Professor Hutchins joined the faculty at the University of Maryland Carey School of Law and founded the Appellate and Post-Conviction Advocacy Clinic in 2004.
Through the Appellate and Post-Conviction Advocacy Clinic, Professor Hutchins maintains an active criminal defense appellate practice, including obtaining conditional commutations of clients’ sentences from Maryland’s Governor and representing defendants on cases involving issues of first impression in the Maryland courts. In addition, Professor Hutchins supervises law students who research and draft briefs as well as present oral arguments in their representation of clients who appeal their criminal convictions in Maryland state courts.
Prior to joining the faculty in 2004, Professor Hutchins served as a federal prosecutor with the Tax Division of the United States Department of Justice, and as a Special Assistant U.S. Attorney in the District of Columbia.
She also practiced as a criminal defense attorney with the Southern Center for Human Rights in Atlanta, Georgia, and the Office of the Appellate Defender in New York City, where she represented clients in the appeal of their criminal convictions. In addition, Professor Hutchins served as a faculty member in NYU School of Law’s Lawyering Program. She clerked for the Honorable Nathaniel R. Jones of the U.S. Court of Appeals for the Sixth Circuit.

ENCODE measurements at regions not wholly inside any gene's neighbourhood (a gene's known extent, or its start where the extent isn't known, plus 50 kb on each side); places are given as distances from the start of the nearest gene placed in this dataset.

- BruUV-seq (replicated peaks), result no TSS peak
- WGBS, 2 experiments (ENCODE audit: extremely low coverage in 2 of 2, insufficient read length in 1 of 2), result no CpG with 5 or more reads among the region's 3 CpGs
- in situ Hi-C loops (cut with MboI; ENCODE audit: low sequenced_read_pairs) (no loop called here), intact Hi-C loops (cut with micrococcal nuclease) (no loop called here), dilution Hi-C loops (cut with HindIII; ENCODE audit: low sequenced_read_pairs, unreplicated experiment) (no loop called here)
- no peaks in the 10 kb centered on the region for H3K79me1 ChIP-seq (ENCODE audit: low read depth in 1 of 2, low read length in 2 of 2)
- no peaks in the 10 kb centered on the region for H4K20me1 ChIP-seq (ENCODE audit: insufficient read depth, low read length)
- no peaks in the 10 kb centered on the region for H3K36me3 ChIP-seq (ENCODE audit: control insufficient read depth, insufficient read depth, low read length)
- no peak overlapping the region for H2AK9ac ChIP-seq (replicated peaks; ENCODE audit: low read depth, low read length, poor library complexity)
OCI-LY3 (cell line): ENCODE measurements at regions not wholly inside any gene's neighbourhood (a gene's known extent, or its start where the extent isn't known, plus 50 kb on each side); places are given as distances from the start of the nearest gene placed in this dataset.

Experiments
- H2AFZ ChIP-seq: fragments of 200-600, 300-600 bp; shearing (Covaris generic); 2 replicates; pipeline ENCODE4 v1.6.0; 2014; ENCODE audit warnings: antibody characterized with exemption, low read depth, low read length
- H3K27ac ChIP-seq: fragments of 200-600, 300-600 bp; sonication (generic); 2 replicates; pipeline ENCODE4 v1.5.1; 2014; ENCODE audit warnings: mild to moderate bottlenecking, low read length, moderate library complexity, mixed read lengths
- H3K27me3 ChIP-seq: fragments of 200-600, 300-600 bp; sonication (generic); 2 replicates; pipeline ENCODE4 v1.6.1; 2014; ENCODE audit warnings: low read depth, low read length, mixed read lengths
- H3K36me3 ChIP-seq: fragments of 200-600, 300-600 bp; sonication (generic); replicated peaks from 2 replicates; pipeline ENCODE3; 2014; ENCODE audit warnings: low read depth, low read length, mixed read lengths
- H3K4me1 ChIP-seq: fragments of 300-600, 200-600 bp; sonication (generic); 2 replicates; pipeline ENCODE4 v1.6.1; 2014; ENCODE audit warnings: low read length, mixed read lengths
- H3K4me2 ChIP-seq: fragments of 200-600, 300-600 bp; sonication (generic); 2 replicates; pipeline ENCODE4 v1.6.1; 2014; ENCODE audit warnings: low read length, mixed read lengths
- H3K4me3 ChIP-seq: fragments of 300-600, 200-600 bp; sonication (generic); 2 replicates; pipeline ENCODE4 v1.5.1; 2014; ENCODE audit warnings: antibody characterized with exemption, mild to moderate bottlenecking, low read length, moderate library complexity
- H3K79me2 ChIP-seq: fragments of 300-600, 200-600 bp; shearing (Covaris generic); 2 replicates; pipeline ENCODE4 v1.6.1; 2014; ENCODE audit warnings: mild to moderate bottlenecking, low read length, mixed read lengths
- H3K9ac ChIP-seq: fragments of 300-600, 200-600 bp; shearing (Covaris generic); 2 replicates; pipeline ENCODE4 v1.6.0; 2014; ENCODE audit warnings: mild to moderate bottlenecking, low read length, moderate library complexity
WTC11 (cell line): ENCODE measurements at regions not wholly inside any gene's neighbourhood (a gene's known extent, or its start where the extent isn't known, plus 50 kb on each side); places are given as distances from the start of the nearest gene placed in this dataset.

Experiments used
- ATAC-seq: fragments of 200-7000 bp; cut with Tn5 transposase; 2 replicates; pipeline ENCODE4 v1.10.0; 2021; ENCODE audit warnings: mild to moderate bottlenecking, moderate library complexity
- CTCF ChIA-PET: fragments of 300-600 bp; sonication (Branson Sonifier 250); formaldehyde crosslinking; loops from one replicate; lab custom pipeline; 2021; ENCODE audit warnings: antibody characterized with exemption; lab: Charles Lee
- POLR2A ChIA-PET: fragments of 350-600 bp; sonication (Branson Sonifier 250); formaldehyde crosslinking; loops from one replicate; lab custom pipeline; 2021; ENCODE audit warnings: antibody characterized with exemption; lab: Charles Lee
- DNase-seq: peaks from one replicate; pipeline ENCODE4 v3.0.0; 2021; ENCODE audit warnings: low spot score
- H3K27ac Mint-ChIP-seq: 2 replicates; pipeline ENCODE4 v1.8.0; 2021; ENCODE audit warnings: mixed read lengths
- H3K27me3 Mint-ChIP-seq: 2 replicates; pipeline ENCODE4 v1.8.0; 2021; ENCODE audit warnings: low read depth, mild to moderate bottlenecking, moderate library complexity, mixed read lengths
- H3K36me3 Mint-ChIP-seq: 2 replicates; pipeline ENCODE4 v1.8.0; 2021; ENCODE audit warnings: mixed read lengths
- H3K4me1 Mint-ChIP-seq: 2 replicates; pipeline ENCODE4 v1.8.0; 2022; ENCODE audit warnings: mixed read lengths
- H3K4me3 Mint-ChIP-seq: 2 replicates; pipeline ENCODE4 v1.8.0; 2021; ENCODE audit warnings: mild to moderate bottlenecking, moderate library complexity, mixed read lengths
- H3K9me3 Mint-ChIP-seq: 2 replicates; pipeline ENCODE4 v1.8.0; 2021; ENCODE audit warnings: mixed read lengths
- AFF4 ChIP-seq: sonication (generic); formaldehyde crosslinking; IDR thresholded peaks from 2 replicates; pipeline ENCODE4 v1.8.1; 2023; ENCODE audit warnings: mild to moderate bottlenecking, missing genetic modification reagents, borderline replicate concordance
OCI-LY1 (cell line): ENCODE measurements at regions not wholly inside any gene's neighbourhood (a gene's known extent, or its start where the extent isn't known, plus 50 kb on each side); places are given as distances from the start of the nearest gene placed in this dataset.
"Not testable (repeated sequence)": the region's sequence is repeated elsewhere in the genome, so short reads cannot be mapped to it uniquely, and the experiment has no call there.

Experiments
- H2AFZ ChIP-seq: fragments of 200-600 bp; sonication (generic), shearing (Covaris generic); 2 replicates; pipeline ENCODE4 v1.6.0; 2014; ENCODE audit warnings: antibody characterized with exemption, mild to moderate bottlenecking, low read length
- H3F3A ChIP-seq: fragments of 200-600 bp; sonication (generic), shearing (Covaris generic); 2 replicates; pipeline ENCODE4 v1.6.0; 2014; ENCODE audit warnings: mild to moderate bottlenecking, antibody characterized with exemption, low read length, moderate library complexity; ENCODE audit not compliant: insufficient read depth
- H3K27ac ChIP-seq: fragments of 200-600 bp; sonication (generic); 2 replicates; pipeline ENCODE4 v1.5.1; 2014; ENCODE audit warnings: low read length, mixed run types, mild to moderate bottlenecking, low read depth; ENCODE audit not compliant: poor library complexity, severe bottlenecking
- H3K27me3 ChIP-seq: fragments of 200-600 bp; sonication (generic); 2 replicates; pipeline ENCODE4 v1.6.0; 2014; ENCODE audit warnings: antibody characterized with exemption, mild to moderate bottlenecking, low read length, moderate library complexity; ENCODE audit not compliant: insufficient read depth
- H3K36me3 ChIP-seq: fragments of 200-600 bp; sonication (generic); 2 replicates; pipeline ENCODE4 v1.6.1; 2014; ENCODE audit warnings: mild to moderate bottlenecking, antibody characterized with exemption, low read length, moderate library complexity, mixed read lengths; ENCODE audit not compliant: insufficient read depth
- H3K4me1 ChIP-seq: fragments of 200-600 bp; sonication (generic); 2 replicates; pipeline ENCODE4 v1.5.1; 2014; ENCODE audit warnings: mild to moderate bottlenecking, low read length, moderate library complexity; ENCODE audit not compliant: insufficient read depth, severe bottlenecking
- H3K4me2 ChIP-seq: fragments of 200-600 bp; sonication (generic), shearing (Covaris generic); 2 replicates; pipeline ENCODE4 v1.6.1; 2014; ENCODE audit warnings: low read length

She teaches and writes in the areas of criminal procedure, appellate and trial advocacy, and criminal policy. Professor Hutchins’ particular interests are the intersection of constitutional law with social science, and the practical implementation of dimensions of policing, adjudicative processes, and privacy. Her scholarly work had been published in the UCLA Law Review, the NYU Journal of Legislation & Public Policy, and the Search and Seizure Law Report, among others.
Professor Hutchins’ most recent articles are You Can’t Handle the Truth! Trial Juries and Credibility and When Enough Is Enough: Location Tracking, Machine Learning and the Mosaic Theory. She has written two books Learning Criminal Procedure (West Academic 2014) and Developing Professional Skills: Criminal Procedure (West Academic 2017). She is the contributor to a third book, Policing the Black Man (Penguin Random House 2017).
Professor Hutchins received her J.D. from Yale Law School, where she served as Chair of the Moot Court Board of Directors, and her B.A., cum laude, in Mathematics from Spelman College.